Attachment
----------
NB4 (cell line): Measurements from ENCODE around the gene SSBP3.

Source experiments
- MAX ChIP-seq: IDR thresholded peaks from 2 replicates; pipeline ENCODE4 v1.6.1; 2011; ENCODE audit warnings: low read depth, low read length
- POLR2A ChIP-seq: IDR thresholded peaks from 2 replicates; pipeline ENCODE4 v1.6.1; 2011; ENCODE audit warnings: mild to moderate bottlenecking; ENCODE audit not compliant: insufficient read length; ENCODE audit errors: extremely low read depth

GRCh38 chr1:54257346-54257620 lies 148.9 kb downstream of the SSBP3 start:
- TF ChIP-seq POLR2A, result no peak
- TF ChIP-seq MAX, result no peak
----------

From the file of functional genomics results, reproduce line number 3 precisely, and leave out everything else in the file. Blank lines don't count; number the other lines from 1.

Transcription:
- MAX ChIP-seq: IDR thresholded peaks from 2 replicates; pipeline ENCODE4 v1.6.1; 2011; ENCODE audit warnings: low read depth, low read length